A sundog on the Artic Ocean

Sundogs

So, what are sundogs? A sundog is very similar to a rainbow. Both phenomena are produced by the refraction and reflection of light through either water droplets or ice crystals. However, a rainbow appears when looking away from the sun, while a sundog appears when looking directly at the sun.

In the case of sundogs, light is refracted through ice crystals associated with very thin cirrus or cirrostratus clouds. This causes some white and some colorful spots on either the left, right, and sometimes both sides of the sun (at approximately 22 degrees). The ice crystals act like tiny prisms (in the case of rainbows, water droplets act as the prism) which break down visible light into its component colors. In the case of colorful spots, the colors typically go from red on the side nearest to the sun to blue furthest away. Occasionally a full halo will appear around the sun along with the sundogs.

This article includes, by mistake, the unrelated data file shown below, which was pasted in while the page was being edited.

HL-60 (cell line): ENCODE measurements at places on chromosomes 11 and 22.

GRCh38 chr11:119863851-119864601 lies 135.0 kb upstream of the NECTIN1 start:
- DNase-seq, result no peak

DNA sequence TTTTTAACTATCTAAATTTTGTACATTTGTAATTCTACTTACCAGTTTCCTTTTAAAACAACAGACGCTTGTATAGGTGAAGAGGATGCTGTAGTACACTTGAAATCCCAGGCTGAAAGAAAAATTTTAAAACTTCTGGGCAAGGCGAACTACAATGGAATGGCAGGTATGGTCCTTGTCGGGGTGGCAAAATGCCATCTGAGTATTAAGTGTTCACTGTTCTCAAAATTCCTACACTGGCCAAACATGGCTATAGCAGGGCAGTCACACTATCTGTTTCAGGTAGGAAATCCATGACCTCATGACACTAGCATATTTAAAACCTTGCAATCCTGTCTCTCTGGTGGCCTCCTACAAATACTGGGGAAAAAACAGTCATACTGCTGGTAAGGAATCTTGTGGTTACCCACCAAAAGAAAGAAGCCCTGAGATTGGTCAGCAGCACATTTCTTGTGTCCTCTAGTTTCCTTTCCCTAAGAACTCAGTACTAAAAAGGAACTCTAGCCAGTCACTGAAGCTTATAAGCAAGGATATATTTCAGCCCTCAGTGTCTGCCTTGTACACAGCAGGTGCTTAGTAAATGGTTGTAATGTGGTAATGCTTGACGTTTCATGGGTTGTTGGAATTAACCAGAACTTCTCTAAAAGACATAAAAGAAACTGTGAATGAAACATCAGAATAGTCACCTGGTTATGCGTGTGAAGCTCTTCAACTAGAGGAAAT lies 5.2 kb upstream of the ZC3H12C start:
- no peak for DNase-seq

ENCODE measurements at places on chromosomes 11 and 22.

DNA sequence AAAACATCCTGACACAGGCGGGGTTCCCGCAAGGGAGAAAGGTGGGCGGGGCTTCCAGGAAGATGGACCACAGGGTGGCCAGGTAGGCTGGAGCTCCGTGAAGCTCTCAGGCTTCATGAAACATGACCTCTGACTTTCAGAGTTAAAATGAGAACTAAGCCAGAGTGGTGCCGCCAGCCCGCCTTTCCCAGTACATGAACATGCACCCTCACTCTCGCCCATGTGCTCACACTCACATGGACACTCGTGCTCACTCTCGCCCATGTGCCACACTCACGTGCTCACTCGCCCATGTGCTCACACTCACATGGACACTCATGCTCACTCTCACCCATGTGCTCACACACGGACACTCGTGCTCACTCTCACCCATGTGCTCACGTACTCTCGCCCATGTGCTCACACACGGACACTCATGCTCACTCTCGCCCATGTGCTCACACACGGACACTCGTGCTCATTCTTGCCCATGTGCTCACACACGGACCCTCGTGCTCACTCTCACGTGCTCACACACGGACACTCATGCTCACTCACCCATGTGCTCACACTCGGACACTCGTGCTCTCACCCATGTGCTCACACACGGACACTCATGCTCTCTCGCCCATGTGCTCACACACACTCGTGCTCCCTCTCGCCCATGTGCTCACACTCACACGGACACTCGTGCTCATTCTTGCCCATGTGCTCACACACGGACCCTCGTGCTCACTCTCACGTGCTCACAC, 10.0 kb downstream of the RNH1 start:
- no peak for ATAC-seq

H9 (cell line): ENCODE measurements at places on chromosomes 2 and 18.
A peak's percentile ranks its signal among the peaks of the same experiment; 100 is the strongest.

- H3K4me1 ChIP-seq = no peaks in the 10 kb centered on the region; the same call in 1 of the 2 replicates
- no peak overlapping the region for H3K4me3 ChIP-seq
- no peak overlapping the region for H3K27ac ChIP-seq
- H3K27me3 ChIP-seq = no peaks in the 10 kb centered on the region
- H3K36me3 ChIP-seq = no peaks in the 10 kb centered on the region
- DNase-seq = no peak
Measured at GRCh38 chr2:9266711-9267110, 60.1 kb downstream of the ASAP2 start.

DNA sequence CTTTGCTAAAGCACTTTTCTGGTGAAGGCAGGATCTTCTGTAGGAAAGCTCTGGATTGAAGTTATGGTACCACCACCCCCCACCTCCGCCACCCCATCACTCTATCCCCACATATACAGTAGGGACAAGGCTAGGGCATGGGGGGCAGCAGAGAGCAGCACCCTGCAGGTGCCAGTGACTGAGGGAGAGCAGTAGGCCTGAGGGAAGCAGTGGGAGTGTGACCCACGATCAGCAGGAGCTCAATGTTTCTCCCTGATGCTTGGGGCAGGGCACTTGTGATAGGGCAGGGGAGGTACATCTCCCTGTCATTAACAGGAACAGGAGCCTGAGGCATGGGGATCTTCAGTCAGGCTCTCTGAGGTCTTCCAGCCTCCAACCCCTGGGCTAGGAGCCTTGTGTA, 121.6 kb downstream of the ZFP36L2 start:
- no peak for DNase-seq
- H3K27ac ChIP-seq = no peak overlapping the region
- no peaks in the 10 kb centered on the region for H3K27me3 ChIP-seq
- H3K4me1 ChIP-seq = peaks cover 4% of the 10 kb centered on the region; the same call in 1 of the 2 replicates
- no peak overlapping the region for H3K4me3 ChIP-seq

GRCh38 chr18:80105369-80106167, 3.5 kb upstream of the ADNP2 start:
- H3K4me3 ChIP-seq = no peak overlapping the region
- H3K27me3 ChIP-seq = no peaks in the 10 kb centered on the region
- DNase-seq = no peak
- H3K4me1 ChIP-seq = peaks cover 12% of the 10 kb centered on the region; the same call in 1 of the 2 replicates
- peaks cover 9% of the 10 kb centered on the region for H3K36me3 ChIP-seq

Even though sundogs are not an everyday occurrence, it is not rare to see one. It is just a matter of the sun being in the right spot along with the presence of ice crystals in high clouds. Typically, sundogs are best seen near dawn or dusk when the sun is low on the horizon.

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